Wed | Dec 7, 2016

Virgin spaceship crash: Descent system deployed early

Published:Tuesday | November 4, 2014 | 12:00 AM
Law enforcement officials take a closer look at the wreckage near the site where a Virgin Galactic space tourism rocket, SpaceShipTwo, exploded and crashed in Mojave, Calif. Saturday, November 1, 2014. (AP Photo/Ringo H.W. Chiu)
Video grabbed image of Virgin Galactic founder, billionaire Richard Branson. (AP Photo/Scott Fain)
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An experimental rocket ship broke apart in flight over California’s Mojave Desert after a device to slow the space plane’s descent deployed too soon, federal investigators said.

The cause of Friday’s crash of Virgin Galactic’s SpaceShipTwo has not been determined, but investigators found the “feathering” system which rotates the twin tail “feathers” to create drag – was activated before the craft reached the appropriate speed, US National Transportation Safety Board Acting Chairman Christopher Hart said.

The system requires a

two-step process to deploy. The co-pilot unlocked the system, but Hart said the second step occurred “without being commanded”.

“What we know is that after it was unlocked, the feathers moved into the deploy position, and two seconds later, we saw disintegration,” Hart said.

The finding moves away from initial speculation that an explosion brought down the craft.

The investigation is months from being completed, and

officials are looking at factors that include pilot error, mechanical failure, design problems, and whether pressure existed to

continue testing, Hart said.

“We are not edging toward anything. We’re not ruling anything out,” he said. “We are looking at all these issues to determine the root cause of this accident.”

The co-pilot, Michael Alsbury, 39, was killed in the crash. Pilot Peter Siebold, 43, parachuted to the ground and is hospitalised with injuries.

Investigators have not interviewed Siebold because of his condition, Hart said.

Virgin Galactic – owned by billionaire Richard Branson’s Virgin Group and Aabar Investments PJS of Abu Dhabi – plans to fly up to six passengers at a time more than 62 miles (100 kilometres) above Earth, where they can experience weightlessness. The company sells seats on each prospective journey for US$250,000.

Branson told Sky News on Monday that the company would move forward despite the crash. He said there would be a “whole massive series of test flights” before any trips are made.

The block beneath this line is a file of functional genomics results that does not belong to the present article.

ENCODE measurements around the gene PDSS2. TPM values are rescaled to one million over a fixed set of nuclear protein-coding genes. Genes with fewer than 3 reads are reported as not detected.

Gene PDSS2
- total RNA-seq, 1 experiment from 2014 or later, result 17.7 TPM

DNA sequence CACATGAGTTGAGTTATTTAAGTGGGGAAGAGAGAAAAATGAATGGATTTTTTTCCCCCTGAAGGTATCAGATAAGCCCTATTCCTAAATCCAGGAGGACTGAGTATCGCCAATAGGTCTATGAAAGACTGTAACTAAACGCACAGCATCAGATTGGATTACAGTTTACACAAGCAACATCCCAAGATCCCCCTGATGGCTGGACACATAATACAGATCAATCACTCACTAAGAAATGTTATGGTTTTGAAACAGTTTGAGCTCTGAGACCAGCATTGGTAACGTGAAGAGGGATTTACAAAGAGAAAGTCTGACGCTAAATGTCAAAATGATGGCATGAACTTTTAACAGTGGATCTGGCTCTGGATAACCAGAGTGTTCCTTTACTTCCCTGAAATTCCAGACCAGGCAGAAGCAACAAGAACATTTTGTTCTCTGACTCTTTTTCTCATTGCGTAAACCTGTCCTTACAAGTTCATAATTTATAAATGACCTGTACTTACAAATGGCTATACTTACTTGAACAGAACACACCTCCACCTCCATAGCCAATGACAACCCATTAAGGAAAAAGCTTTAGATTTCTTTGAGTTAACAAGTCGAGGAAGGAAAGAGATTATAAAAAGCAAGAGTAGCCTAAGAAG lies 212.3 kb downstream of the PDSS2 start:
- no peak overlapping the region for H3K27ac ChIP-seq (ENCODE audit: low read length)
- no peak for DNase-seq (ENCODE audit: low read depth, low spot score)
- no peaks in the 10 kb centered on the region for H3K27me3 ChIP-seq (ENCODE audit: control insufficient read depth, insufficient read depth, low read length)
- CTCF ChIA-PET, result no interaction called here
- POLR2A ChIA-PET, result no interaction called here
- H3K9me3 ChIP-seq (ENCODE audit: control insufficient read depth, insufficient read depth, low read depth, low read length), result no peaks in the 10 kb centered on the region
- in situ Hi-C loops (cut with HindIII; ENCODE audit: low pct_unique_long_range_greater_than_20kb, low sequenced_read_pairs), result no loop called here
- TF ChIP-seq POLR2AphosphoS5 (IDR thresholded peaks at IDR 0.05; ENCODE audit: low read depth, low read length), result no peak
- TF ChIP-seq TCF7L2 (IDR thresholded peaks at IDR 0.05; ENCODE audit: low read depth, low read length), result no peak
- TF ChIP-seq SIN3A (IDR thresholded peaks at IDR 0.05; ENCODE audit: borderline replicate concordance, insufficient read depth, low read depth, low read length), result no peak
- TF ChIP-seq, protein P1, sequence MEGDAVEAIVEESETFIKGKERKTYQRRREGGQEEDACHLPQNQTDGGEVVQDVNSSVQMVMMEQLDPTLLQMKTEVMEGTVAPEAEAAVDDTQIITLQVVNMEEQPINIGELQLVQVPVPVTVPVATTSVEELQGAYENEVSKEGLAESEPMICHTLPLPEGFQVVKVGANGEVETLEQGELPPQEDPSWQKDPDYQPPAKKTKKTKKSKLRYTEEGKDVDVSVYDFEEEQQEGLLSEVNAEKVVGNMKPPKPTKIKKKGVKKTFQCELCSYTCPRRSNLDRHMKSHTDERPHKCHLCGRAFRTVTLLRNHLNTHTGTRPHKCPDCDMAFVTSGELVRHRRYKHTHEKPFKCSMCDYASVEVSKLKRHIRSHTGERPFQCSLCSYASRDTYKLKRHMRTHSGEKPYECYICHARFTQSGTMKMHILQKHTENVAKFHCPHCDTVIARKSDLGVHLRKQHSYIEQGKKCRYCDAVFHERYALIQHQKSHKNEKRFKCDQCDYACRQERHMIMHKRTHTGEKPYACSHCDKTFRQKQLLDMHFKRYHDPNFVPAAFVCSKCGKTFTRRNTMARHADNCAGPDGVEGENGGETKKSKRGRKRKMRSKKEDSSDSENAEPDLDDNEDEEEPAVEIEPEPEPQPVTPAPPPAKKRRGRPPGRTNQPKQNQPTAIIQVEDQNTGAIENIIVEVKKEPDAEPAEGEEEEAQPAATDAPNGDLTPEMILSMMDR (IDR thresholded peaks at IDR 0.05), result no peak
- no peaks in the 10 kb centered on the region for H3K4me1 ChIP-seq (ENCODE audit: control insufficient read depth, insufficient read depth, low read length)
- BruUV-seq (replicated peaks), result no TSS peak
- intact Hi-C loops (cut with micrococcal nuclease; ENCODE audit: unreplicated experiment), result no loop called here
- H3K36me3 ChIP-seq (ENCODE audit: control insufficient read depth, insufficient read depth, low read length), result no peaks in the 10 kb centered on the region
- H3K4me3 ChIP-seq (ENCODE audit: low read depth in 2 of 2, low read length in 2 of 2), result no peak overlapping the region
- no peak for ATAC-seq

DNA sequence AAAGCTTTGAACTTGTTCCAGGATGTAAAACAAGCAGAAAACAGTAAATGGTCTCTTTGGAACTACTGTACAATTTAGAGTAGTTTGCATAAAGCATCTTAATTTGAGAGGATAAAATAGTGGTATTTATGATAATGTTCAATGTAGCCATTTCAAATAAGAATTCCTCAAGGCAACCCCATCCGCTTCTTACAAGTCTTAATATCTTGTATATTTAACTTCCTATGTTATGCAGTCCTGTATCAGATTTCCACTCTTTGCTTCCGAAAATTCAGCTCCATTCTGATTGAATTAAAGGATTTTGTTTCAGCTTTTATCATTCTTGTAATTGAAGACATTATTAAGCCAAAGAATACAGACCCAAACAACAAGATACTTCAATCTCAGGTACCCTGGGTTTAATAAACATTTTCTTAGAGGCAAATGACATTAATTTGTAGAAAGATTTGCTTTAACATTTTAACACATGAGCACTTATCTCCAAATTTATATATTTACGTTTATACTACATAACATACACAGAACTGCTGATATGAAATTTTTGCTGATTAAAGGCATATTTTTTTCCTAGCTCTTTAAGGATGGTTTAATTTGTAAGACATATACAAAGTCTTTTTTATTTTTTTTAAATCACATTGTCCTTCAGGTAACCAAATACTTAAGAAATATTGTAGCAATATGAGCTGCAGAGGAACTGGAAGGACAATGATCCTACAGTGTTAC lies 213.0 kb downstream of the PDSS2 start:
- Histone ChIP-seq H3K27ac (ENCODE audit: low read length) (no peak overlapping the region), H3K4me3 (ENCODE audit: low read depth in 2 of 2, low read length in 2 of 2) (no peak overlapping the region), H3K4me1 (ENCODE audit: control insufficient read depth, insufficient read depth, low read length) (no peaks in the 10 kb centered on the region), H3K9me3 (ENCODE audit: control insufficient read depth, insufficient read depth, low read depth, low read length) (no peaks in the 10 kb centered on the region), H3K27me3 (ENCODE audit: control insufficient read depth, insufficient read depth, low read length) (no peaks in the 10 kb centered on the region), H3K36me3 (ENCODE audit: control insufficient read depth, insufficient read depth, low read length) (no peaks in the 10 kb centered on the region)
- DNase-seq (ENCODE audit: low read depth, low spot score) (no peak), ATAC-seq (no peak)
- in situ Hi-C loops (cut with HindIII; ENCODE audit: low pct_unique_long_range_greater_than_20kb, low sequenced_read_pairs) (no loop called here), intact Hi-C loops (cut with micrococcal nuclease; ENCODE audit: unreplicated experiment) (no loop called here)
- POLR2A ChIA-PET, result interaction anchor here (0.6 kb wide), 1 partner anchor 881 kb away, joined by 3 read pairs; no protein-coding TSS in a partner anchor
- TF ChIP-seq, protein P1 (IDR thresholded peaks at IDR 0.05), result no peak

He still plans to be on the maiden voyage, with his family.

“We must push on. There are incredible things that can

happen through mankind being able to explore space properly,” Branson said.

SpaceShipTwo tore apart Friday about 11 seconds after it detached from the underside of its jet-powered mother ship and fired its rocket engine for the test flight. Initial speculation was that an explosion occurred, but the fuel and oxidiser tanks and rocket engine showed no sign of being burned or breached, the NTSB said.

The feathering system is a feature unique to the craft to help it slow as it re-enters the atmosphere. After being unlocked, a lever must be pulled to rotate the twin feathers towards a nearly vertical position to act as a brake. After decelerating, the pilots reconfigure the feathers to their normal position so the craft can glide to Earth.

A review of footage from a camera mounted to the ceiling of the spaceship’s cockpit showed the co-pilot moving the feathering lever to the unlock position, Hart said.

The feathers activated at Mach 1.0, the speed of sound, or 760 mph (1,220 kph), Hart said. They should not have deployed until the craft had reached a speed of at least Mach 1.4, or more than 1,000 mph (1,610 kph).

SpaceShipTwo has been under development for years and has seen setbacks. In 2007, an explosion killed three people and critically injured three

others during a ground test in the development of a rocket engine.